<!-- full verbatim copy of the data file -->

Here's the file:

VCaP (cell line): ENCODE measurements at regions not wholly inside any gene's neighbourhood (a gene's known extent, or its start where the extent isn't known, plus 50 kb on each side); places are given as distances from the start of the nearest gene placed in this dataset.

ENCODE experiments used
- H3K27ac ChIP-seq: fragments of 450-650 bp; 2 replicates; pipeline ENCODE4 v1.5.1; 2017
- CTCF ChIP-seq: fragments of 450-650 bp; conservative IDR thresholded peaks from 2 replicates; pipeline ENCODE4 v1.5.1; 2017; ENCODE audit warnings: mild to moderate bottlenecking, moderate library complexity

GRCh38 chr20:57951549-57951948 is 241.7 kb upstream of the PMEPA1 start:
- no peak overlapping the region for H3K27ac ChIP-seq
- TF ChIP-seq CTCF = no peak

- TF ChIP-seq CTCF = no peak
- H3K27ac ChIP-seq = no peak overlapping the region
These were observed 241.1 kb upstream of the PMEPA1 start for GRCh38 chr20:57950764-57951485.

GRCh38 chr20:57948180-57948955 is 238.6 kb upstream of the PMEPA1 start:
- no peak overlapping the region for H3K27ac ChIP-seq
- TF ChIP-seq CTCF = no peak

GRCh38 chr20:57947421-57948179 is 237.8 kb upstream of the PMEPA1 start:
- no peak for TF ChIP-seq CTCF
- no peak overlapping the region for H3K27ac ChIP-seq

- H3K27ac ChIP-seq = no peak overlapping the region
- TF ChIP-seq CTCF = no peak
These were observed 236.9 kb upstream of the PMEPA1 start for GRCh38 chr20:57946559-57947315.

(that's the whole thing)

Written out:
VCaP (cell line): ENCODE measurements at regions not wholly inside any gene's neighbourhood (a gene's known extent, or its start where the extent isn't known, plus 50 kb on each side); places are given as distances from the start of the nearest gene placed in this dataset.

ENCODE experiments used
- H3K27ac ChIP-seq: fragments of 450-650 bp; 2 replicates; pipeline ENCODE4 v1.5.1; 2017
- CTCF ChIP-seq: fragments of 450-650 bp; conservative IDR thresholded peaks from 2 replicates; pipeline ENCODE4 v1.5.1; 2017; ENCODE audit warnings: mild to moderate bottlenecking, moderate library complexity

GRCh38 chr20:57951549-57951948 is 241.7 kb upstream of the PMEPA1 start:
- no peak overlapping the region for H3K27ac ChIP-seq
- TF ChIP-seq CTCF = no peak

- TF ChIP-seq CTCF = no peak
- H3K27ac ChIP-seq = no peak overlapping the region
These were observed 241.1 kb upstream of the PMEPA1 start for GRCh38 chr20:57950764-57951485.

GRCh38 chr20:57948180-57948955 is 238.6 kb upstream of the PMEPA1 start:
- no peak overlapping the region for H3K27ac ChIP-seq
- TF ChIP-seq CTCF = no peak

GRCh38 chr20:57947421-57948179 is 237.8 kb upstream of the PMEPA1 start:
- no peak for TF ChIP-seq CTCF
- no peak overlapping the region for H3K27ac ChIP-seq

- H3K27ac ChIP-seq = no peak overlapping the region
- TF ChIP-seq CTCF = no peak
These were observed 236.9 kb upstream of the PMEPA1 start for GRCh38 chr20:57946559-57947315.